If you’ve been looking to buy property outside the city, here’s your chance to do it before summer starts AND own a piece of history. This Federal-style home in Sag Harbor was built in 1797 as the original “pastor’s manse” that belonged to the Presbyterian Church. In the 20th century, its history turned more artistic; it was owned by screen actor Hurd Hatfield from 1951 to 1972 and then by celebrated Jazz musician Hal McKusick until 2017. Famed artist couple Eric Fischl and April Gornik bought it after that and undertook an extensive renovation that modernized the home while preserving its early American architectural features. They’ve now listed it for $3.5 million.
Listing photos by Chris Foster, courtesy Douglas Elliman
Two years after putting her Hamptons home on the market for $3.8 million, actress Ellen Pompeo has sold the property for $2,995,000. The “Grey’s Anatomy” star bought the eight-acre site for $950,000 in 2011, and in 2013, had the current modern-farmhouse constructed, which she then designed herself. In addition to its gorgeous decor, the residence boasts beautifully manicured lawns and a heated, Gunite pool.
Have a look around
Listing images courtesy of Douglas Elliman; photo of Christie Brinkley via Wiki Commons
Christie Brinkley’s idyllic Sag Harbor home officially has a new owner. The sale closed this week for just under the final asking price of $17,990,000, though the precise amount has yet to be confirmed. The supermodel bought the five-bedroom residence in 2004 for $7,150,000 and first listed it back in 2010. As 6sqft previously reported, the 5,500-square-foot property sought its highest asking price in 2016—a cool $25,000,000 with Enzo Morabito of Douglas Elliman. The price tag was lowered incrementally until it hit $17,999,000 last summer, as Brinkley continued to search for the right buyer.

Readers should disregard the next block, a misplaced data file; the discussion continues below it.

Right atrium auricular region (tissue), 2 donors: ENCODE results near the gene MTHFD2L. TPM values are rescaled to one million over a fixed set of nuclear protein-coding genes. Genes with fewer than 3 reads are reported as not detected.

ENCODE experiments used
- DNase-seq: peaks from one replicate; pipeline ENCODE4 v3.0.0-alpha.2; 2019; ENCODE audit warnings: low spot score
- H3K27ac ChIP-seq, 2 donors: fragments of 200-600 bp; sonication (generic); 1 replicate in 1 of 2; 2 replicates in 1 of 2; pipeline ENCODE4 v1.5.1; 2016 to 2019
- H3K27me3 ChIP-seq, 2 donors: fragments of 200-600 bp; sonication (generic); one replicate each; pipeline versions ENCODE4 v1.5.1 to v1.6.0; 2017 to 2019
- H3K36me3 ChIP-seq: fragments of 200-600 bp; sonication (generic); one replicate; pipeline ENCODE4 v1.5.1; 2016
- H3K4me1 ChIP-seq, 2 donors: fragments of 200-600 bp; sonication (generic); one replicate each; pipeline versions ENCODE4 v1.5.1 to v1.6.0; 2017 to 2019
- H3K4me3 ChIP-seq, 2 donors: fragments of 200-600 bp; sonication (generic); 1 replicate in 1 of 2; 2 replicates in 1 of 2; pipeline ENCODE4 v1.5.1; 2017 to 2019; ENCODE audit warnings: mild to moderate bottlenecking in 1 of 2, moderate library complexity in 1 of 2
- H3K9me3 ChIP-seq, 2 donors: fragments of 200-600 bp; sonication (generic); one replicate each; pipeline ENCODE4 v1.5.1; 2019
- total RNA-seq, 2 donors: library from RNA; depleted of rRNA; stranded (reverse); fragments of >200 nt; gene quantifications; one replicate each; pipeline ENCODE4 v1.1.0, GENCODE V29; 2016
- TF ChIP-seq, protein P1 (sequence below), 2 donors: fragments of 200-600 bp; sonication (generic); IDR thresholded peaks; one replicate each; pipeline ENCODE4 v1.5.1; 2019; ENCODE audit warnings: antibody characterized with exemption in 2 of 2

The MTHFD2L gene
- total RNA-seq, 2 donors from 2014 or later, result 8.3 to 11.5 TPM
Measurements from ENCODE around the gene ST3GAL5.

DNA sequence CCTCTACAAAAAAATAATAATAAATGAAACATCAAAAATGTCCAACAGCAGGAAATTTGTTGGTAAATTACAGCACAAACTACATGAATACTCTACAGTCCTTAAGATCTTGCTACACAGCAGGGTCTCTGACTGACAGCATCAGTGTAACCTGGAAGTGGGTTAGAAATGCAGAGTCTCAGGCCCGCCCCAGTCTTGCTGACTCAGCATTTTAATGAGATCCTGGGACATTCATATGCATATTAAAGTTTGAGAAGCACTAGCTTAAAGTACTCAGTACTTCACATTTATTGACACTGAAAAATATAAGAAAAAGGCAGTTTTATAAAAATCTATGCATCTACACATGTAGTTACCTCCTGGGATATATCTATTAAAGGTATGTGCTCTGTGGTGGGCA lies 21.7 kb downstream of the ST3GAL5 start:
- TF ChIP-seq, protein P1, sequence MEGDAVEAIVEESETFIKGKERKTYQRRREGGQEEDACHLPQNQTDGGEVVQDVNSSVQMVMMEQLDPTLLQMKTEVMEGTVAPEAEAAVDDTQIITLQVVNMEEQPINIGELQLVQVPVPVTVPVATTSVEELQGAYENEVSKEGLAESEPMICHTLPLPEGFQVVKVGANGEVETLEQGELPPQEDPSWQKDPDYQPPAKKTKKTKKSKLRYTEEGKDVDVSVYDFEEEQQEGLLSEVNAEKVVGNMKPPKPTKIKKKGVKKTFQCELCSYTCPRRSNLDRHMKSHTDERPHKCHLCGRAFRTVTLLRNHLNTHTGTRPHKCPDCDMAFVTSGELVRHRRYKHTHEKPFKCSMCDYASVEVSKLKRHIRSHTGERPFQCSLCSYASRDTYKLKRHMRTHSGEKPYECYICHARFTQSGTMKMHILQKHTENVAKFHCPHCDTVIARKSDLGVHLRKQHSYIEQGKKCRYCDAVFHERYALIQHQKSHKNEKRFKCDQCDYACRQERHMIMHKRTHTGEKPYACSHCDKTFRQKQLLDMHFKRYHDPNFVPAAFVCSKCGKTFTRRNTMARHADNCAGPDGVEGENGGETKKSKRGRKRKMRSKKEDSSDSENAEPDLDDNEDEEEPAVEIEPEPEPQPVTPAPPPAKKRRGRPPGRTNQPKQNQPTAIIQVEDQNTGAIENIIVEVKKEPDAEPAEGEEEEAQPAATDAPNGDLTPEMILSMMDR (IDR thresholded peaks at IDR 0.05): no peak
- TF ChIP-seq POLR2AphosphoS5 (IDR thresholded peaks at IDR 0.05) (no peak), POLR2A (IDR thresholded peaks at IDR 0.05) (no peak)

Take a peek inside
Image of Luann De Lesseps: Wikimedia Commons.
Back in 2017 6sqft reported on the growing trend that saw celebrities and the well-heeled-and-hip ditching the hamptons for upstate and Catskills getaways. “Real Housewives of New York” regular Luann De Lesseps must have just gotten the memo; she’s put her Sag Harbor house on the market for $6.25 million–and she’s asking $150,000 in rent for the place during August. The New York Post quotes a friend of the former countess: “She loves the Hamptons, and her house, but it’s time for a change. The Hamptons is changing, and she’s looking elsewhere to summer. She’s in love with the Catskills.”
Find out what she’s leaving behind
Kevin Sorbo bought this five+ acre Bridgehampton property back in 2001 for $900,000. After building a massive, 12,500-square-foot, eight-bedroom home in 2004, the actor and his wife Sam Jenkins listed it for $10.5 million in 2012. It was taken off the market the following year, after which time it hit the rental market and gained its notorious reputation as the ultimate party pad, according to the Post. These “illegal” and ticketed bashes were often hosted for new product launches, but once Sorbo found out they went against town codes he presumably used some Herculean strength to put an end to it. Curbed Hamptons now reports that the sprawling residence is back on the market for the much-reduced price of $6.5 million.